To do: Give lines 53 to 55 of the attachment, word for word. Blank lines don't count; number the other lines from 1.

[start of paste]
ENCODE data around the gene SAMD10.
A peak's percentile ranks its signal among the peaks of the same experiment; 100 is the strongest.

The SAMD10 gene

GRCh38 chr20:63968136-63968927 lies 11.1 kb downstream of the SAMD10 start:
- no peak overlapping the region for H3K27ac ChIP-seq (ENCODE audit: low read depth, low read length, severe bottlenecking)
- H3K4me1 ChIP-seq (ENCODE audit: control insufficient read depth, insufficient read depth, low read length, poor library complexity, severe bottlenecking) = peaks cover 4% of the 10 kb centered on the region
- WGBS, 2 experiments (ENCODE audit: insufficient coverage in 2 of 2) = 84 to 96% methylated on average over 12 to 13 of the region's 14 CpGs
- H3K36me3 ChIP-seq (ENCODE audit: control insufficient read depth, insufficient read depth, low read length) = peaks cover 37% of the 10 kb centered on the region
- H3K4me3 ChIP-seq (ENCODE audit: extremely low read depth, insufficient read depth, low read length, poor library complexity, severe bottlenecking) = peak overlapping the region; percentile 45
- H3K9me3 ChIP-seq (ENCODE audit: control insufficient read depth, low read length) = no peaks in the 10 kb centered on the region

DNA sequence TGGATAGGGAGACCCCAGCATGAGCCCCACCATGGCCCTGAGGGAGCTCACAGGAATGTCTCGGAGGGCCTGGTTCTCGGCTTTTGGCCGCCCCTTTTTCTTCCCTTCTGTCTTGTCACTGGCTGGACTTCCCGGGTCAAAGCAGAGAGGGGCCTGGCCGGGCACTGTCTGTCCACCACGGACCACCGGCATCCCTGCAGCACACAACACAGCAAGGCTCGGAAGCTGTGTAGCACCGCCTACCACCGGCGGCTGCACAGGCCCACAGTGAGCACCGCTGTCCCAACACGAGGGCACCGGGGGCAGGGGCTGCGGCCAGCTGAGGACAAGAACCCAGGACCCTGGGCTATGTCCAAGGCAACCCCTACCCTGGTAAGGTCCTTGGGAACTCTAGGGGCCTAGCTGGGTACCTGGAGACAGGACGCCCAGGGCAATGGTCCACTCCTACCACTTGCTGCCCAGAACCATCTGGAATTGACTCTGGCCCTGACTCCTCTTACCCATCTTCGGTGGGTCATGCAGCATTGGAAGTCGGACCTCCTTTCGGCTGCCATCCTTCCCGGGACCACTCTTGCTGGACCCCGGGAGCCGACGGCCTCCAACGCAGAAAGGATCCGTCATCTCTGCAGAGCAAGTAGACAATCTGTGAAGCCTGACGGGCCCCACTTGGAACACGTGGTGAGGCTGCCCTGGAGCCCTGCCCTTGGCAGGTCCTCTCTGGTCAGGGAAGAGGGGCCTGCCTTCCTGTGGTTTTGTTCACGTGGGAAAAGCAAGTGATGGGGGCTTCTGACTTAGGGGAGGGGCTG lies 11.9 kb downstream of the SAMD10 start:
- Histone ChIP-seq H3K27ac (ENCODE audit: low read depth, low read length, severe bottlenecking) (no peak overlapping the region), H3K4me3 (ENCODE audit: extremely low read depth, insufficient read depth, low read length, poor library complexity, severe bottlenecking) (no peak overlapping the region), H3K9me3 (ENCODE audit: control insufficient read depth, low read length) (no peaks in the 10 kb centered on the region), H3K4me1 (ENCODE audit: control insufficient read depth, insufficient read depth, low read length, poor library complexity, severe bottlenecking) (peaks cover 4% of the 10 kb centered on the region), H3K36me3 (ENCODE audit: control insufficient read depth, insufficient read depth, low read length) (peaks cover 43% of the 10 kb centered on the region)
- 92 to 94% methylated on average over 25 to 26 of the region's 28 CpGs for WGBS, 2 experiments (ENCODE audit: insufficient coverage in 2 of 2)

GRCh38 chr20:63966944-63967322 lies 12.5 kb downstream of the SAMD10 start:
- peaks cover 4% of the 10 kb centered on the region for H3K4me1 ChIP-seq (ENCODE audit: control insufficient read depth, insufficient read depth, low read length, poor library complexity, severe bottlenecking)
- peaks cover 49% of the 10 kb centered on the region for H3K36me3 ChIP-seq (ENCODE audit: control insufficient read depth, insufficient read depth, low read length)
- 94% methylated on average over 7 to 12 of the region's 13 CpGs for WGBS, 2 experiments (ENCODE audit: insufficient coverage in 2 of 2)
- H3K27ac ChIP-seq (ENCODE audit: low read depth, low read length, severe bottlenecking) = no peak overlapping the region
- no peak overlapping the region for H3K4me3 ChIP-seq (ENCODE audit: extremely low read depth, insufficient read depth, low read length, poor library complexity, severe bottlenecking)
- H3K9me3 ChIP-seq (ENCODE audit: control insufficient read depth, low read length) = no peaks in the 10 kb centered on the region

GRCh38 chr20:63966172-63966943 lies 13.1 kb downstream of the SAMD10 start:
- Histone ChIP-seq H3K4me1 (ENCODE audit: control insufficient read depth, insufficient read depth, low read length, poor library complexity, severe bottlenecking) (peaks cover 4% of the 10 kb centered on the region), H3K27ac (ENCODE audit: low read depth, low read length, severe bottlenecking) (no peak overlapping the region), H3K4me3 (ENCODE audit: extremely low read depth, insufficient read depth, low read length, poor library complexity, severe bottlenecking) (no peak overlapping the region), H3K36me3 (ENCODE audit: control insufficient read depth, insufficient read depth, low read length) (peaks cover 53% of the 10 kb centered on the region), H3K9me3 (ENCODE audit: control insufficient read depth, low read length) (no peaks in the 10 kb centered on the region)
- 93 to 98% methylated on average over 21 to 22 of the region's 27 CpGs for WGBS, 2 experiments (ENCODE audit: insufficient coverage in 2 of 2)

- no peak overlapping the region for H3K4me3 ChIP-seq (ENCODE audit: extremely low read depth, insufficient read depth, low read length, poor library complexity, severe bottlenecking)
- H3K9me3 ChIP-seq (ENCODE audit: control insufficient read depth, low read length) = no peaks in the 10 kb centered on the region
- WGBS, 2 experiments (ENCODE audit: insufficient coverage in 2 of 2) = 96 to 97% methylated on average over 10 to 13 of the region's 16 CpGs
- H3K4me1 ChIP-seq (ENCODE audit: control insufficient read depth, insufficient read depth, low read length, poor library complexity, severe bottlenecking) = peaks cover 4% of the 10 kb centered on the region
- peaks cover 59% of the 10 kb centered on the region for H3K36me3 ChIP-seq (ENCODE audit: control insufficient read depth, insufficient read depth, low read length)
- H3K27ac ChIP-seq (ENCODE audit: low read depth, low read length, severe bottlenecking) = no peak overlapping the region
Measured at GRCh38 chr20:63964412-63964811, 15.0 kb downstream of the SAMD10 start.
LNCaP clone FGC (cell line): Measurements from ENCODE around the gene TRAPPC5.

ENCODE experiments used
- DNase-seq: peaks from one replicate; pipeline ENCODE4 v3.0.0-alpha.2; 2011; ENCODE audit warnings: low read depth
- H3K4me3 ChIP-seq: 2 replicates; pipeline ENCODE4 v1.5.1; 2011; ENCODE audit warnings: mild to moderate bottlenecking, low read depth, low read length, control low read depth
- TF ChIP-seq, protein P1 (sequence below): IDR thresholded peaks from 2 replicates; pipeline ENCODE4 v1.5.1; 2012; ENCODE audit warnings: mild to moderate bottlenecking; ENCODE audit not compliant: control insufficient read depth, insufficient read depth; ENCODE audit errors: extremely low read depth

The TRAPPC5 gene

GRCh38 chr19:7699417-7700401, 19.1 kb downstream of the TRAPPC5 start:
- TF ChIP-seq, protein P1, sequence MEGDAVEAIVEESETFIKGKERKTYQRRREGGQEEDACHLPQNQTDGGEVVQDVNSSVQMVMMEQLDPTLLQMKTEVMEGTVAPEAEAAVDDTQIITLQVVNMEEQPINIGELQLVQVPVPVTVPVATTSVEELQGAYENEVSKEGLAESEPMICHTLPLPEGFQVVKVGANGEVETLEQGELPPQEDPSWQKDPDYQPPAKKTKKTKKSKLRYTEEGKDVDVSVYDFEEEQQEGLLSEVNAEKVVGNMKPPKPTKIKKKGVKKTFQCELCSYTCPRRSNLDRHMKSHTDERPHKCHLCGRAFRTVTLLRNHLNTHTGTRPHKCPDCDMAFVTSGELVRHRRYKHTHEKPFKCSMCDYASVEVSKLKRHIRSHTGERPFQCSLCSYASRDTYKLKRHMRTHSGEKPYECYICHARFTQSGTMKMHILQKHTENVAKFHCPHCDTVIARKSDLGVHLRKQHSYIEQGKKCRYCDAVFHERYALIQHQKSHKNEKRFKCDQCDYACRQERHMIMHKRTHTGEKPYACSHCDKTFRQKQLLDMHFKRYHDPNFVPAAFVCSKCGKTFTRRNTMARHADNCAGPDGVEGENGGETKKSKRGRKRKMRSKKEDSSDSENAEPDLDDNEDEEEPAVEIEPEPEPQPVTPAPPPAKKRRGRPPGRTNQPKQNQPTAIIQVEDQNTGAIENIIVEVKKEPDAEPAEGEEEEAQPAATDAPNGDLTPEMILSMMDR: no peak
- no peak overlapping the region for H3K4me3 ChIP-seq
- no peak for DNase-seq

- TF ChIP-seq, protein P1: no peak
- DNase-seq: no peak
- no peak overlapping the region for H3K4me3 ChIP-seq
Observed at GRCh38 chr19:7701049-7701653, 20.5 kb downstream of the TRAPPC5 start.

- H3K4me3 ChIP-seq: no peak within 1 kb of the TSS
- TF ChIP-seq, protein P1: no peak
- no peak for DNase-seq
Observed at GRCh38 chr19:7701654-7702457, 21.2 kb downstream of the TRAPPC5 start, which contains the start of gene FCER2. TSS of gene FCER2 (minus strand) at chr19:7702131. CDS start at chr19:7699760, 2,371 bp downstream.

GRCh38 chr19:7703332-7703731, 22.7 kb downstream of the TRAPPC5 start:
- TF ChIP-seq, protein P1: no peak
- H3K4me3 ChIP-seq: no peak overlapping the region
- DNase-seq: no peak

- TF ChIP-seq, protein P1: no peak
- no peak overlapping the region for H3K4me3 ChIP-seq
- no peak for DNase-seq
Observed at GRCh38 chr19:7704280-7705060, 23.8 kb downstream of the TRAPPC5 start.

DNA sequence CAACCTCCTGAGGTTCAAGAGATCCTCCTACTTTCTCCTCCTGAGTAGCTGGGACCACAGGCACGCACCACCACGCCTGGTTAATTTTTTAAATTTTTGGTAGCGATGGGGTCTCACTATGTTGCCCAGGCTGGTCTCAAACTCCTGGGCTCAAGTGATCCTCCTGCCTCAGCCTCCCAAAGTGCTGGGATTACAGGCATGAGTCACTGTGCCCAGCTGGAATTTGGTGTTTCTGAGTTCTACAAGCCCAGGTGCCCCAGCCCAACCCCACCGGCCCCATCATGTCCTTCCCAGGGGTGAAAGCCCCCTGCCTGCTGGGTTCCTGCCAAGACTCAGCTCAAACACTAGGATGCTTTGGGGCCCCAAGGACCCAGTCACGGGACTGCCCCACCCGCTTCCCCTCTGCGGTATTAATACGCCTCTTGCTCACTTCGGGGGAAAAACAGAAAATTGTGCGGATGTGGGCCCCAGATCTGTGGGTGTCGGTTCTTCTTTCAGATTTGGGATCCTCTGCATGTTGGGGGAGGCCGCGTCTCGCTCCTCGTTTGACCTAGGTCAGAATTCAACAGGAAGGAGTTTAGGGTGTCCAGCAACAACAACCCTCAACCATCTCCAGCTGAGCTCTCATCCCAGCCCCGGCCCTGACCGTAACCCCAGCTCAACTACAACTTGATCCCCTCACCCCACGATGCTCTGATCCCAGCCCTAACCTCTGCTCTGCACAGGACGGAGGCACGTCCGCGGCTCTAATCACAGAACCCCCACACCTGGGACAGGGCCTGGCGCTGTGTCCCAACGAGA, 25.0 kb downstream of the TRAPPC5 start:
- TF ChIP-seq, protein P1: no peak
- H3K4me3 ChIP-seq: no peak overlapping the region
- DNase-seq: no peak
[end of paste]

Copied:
- TF ChIP-seq, protein P1: no peak
- no peak overlapping the region for H3K4me3 ChIP-seq
- no peak for DNase-seq